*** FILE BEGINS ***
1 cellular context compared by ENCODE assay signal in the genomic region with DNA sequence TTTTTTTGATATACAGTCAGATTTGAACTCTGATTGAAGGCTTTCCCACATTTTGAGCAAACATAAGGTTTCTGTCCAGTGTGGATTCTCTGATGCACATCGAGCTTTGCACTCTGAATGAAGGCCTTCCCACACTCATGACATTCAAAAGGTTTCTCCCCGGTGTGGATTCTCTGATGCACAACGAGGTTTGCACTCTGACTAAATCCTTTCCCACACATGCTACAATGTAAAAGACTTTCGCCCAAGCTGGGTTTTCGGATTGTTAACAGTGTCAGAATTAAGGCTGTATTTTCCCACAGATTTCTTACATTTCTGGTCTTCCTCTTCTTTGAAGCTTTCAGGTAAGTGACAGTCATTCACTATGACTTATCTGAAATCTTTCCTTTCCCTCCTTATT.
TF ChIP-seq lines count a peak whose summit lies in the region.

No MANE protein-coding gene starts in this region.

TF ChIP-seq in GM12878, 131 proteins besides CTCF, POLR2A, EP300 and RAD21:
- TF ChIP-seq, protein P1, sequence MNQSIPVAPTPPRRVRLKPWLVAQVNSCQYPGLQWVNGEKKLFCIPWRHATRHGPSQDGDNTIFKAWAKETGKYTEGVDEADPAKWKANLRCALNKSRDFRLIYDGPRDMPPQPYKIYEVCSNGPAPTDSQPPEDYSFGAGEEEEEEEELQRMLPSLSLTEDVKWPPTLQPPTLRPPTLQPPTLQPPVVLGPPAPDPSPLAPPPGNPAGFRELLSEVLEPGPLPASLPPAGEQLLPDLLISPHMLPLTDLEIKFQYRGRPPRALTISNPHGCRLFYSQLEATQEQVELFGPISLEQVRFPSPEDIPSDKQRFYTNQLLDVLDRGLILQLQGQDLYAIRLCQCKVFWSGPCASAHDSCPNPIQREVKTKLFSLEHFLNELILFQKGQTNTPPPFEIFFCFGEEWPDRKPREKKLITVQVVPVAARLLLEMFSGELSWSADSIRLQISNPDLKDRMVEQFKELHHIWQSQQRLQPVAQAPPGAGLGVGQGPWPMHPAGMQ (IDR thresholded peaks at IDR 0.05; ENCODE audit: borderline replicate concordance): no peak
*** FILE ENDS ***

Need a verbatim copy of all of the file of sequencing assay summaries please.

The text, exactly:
1 cellular context compared by ENCODE assay signal in the genomic region with DNA sequence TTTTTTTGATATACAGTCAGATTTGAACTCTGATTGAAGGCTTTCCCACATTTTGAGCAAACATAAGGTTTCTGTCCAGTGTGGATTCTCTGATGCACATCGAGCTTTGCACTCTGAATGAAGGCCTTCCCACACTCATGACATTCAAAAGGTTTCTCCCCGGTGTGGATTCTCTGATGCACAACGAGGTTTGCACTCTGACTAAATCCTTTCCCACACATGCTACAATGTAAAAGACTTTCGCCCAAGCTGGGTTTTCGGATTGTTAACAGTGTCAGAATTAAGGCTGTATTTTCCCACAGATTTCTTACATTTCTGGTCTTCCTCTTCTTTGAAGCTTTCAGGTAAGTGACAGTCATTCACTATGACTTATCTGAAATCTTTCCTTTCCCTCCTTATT.
TF ChIP-seq lines count a peak whose summit lies in the region.

No MANE protein-coding gene starts in this region.

TF ChIP-seq in GM12878, 131 proteins besides CTCF, POLR2A, EP300 and RAD21:
- TF ChIP-seq, protein P1, sequence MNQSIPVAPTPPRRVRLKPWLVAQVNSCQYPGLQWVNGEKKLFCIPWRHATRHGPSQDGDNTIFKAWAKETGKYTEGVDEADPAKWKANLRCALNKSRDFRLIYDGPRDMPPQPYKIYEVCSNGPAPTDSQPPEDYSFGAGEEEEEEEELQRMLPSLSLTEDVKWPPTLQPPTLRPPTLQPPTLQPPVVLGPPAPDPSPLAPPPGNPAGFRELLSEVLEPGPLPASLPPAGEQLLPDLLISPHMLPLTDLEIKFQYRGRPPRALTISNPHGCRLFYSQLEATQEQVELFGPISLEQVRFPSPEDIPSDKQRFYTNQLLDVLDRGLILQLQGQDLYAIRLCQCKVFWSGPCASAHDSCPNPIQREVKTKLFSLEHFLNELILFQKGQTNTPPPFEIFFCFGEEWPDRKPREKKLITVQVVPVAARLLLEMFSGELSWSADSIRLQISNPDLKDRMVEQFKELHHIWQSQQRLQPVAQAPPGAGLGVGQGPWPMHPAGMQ (IDR thresholded peaks at IDR 0.05; ENCODE audit: borderline replicate concordance): no peak